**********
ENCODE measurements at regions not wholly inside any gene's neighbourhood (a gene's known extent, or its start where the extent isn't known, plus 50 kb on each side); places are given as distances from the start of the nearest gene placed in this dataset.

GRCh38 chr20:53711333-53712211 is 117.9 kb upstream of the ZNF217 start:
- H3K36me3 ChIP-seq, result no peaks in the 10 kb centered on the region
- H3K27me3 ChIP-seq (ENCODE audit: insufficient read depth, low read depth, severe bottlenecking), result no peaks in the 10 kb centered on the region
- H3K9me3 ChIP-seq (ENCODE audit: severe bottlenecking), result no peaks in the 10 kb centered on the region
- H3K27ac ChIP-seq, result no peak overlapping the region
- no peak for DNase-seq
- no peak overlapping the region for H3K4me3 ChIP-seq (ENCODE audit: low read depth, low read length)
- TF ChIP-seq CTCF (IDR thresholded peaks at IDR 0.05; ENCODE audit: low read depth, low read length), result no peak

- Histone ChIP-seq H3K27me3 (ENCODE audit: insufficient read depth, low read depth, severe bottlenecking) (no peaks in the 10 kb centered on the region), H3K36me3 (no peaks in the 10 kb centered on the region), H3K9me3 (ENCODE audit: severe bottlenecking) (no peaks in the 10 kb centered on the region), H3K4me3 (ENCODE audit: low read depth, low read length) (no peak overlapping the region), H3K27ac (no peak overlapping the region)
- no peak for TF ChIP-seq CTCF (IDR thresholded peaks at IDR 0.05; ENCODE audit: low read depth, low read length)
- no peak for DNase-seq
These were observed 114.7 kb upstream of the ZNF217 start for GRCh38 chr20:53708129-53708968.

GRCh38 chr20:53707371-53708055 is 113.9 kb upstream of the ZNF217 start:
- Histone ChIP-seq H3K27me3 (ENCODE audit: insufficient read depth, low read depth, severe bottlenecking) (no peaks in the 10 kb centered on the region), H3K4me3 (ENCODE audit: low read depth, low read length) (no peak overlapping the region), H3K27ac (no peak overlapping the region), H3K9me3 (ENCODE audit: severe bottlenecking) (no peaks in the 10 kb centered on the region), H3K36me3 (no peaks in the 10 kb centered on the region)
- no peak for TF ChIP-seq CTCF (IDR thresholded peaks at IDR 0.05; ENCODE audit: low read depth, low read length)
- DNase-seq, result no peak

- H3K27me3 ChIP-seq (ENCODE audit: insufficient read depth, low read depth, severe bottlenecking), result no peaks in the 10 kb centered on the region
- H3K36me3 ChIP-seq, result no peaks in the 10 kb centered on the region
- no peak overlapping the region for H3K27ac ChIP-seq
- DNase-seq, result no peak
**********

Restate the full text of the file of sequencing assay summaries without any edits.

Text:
ENCODE measurements at regions not wholly inside any gene's neighbourhood (a gene's known extent, or its start where the extent isn't known, plus 50 kb on each side); places are given as distances from the start of the nearest gene placed in this dataset.

GRCh38 chr20:53711333-53712211 is 117.9 kb upstream of the ZNF217 start:
- H3K36me3 ChIP-seq, result no peaks in the 10 kb centered on the region
- H3K27me3 ChIP-seq (ENCODE audit: insufficient read depth, low read depth, severe bottlenecking), result no peaks in the 10 kb centered on the region
- H3K9me3 ChIP-seq (ENCODE audit: severe bottlenecking), result no peaks in the 10 kb centered on the region
- H3K27ac ChIP-seq, result no peak overlapping the region
- no peak for DNase-seq
- no peak overlapping the region for H3K4me3 ChIP-seq (ENCODE audit: low read depth, low read length)
- TF ChIP-seq CTCF (IDR thresholded peaks at IDR 0.05; ENCODE audit: low read depth, low read length), result no peak

- Histone ChIP-seq H3K27me3 (ENCODE audit: insufficient read depth, low read depth, severe bottlenecking) (no peaks in the 10 kb centered on the region), H3K36me3 (no peaks in the 10 kb centered on the region), H3K9me3 (ENCODE audit: severe bottlenecking) (no peaks in the 10 kb centered on the region), H3K4me3 (ENCODE audit: low read depth, low read length) (no peak overlapping the region), H3K27ac (no peak overlapping the region)
- no peak for TF ChIP-seq CTCF (IDR thresholded peaks at IDR 0.05; ENCODE audit: low read depth, low read length)
- no peak for DNase-seq
These were observed 114.7 kb upstream of the ZNF217 start for GRCh38 chr20:53708129-53708968.

GRCh38 chr20:53707371-53708055 is 113.9 kb upstream of the ZNF217 start:
- Histone ChIP-seq H3K27me3 (ENCODE audit: insufficient read depth, low read depth, severe bottlenecking) (no peaks in the 10 kb centered on the region), H3K4me3 (ENCODE audit: low read depth, low read length) (no peak overlapping the region), H3K27ac (no peak overlapping the region), H3K9me3 (ENCODE audit: severe bottlenecking) (no peaks in the 10 kb centered on the region), H3K36me3 (no peaks in the 10 kb centered on the region)
- no peak for TF ChIP-seq CTCF (IDR thresholded peaks at IDR 0.05; ENCODE audit: low read depth, low read length)
- DNase-seq, result no peak

- H3K27me3 ChIP-seq (ENCODE audit: insufficient read depth, low read depth, severe bottlenecking), result no peaks in the 10 kb centered on the region
- H3K36me3 ChIP-seq, result no peaks in the 10 kb centered on the region
- no peak overlapping the region for H3K27ac ChIP-seq
- DNase-seq, result no peak